Forum for Science, Industry and Business

Sponsored by:     3M 
Search our Site:

 

Measuring earthshine: How new terra data are improving weather and climate forecast models

12.07.2002


A sensor aboard NASA’s Terra satellite is helping scientists map how much sunlight the Earth’s surface reflects back up into the atmosphere, and this new detailed information should help to greatly improve weather and forecast models. The Moderate Resolution Imaging Spectroradiometer (MODIS) now routinely provides daily global and local measurements of albedo, or the total amount of light reflected from Earth’s surface out to space. These precise data may allow scientists to better understand and predict how various surface features absorb and reflect solar radiation, which influence both short-term weather patterns and longer-term climate trends.

In a May 2002 issue of Geophysical Research Letters, a team of scientists at Boston University reported that the new albedo measurements match up well with the wide variance of geological features found across the Earth’s barren landscapes.

"Zooming in on Africa’s Sahara Desert and the Arabian Peninsula, for instance, MODIS observed considerable variability in reflectance across the region-from the darkest volcanic terrains to the brightest sand sheets," said Elena Tsvetsinskaya, the paper’s lead author and a researcher at Boston University. "So we can relate specific soil groups and rock types to MODIS-derived albedo measurements."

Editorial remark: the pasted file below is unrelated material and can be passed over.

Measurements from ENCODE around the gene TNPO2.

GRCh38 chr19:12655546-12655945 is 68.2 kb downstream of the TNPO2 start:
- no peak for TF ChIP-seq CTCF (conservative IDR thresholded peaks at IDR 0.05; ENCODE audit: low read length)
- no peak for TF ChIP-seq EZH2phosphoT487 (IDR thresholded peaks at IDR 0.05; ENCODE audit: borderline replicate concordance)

This correlation is important because most current weather forecast models treat this region as if the surface is uniform and therefore reflects the same amount of light all across its wide expanse. However, the terrain across the Sahara Desert and Arabian Peninsula is actually quite varied. Darker surface features (like rocks and plant canopies) absorb more light than lighter surfaces (like sand) and therefore get hotter in the afternoon. Over the course of a day, these heating differences can set up atmospheric motions that influence clouds and rain.

By coupling the MODIS measurements with geologic information, Tsvetsinskaya and her colleagues have provided weather and climate modelers with a new map of albedo across Northern Africa and the Arabian Peninsula that they can use to fine-tune their models. The team classified the region into eight categories, each of which has a distinct reflectivity range.

"There is a certain scientific beauty in deriving albedos from something else in the model (such as geologic information)," said Robert Dickinson, project lead at the Georgia Institute of Technology. "But the more practical reason is for ’what if’ studies. For example, what if the wind in Africa blew so hard it covered all the black rocks with white sand?"